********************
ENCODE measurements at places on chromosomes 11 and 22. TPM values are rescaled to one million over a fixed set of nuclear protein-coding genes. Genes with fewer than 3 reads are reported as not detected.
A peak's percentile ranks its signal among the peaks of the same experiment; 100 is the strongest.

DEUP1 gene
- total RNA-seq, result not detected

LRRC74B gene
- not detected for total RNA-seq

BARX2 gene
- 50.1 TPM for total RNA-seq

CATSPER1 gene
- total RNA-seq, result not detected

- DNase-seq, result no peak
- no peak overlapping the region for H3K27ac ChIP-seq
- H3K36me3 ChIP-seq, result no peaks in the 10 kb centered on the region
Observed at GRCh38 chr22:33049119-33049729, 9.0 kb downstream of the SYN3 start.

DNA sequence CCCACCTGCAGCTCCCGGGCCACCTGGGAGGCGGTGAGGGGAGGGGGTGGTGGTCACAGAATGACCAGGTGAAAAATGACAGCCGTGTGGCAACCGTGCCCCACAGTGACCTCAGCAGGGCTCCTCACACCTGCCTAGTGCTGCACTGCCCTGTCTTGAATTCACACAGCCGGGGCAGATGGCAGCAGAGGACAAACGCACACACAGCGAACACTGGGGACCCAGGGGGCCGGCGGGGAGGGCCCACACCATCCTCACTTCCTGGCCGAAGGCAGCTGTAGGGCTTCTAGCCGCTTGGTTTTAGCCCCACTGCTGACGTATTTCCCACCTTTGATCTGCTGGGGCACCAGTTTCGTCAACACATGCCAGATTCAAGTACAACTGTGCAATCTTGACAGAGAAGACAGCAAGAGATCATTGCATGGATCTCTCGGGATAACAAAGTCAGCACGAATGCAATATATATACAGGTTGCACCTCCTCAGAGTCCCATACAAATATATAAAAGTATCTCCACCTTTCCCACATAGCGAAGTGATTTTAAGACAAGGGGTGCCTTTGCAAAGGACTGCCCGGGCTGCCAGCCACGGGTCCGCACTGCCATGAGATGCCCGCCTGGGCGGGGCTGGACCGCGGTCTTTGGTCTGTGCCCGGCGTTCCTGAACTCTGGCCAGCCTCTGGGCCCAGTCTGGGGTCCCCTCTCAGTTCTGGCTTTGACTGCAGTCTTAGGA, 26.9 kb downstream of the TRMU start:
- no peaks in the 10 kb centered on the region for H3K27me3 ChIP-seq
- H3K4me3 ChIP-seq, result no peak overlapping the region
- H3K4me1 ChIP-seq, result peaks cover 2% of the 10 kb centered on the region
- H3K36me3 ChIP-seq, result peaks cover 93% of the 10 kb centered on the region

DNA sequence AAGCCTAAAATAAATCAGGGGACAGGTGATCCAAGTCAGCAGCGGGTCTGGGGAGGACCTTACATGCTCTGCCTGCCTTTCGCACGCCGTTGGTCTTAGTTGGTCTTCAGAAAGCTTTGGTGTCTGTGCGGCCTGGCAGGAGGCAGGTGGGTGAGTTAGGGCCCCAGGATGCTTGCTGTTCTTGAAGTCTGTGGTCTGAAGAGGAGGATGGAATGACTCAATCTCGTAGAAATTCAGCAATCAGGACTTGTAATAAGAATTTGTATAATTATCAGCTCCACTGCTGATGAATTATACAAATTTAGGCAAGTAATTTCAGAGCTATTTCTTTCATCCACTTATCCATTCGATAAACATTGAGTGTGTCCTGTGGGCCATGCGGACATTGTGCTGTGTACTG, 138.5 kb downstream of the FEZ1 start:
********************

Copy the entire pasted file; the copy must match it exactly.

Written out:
ENCODE measurements at places on chromosomes 11 and 22. TPM values are rescaled to one million over a fixed set of nuclear protein-coding genes. Genes with fewer than 3 reads are reported as not detected.
A peak's percentile ranks its signal among the peaks of the same experiment; 100 is the strongest.

DEUP1 gene
- total RNA-seq, result not detected

LRRC74B gene
- not detected for total RNA-seq

BARX2 gene
- 50.1 TPM for total RNA-seq

CATSPER1 gene
- total RNA-seq, result not detected

- DNase-seq, result no peak
- no peak overlapping the region for H3K27ac ChIP-seq
- H3K36me3 ChIP-seq, result no peaks in the 10 kb centered on the region
Observed at GRCh38 chr22:33049119-33049729, 9.0 kb downstream of the SYN3 start.

DNA sequence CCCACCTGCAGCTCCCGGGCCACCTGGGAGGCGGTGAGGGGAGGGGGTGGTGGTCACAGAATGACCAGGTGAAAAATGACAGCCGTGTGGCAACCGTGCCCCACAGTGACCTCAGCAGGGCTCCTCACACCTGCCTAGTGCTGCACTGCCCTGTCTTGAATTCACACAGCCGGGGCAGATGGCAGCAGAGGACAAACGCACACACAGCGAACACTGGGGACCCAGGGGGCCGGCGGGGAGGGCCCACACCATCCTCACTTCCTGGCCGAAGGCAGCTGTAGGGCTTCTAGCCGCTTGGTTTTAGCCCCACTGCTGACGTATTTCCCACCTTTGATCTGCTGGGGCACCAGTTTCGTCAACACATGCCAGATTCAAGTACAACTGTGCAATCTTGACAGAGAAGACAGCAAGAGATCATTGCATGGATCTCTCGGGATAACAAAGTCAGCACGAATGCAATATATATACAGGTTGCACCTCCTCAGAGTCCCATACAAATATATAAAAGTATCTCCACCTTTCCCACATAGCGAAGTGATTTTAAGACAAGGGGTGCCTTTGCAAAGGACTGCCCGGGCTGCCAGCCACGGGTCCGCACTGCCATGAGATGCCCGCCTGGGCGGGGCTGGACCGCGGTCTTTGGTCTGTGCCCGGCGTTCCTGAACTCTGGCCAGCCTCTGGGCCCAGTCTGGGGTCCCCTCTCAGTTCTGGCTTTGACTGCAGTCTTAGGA, 26.9 kb downstream of the TRMU start:
- no peaks in the 10 kb centered on the region for H3K27me3 ChIP-seq
- H3K4me3 ChIP-seq, result no peak overlapping the region
- H3K4me1 ChIP-seq, result peaks cover 2% of the 10 kb centered on the region
- H3K36me3 ChIP-seq, result peaks cover 93% of the 10 kb centered on the region

DNA sequence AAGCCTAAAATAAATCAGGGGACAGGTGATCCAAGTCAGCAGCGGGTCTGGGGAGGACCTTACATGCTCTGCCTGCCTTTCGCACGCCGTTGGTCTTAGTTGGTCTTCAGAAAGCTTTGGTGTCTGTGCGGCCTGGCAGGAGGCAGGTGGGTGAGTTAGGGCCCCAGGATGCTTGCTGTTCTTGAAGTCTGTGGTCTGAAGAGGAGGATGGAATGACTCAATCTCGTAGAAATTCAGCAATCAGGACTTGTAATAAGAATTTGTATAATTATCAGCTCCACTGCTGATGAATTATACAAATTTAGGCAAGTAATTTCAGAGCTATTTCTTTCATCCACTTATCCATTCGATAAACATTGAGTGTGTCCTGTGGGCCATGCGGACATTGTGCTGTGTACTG, 138.5 kb downstream of the FEZ1 start: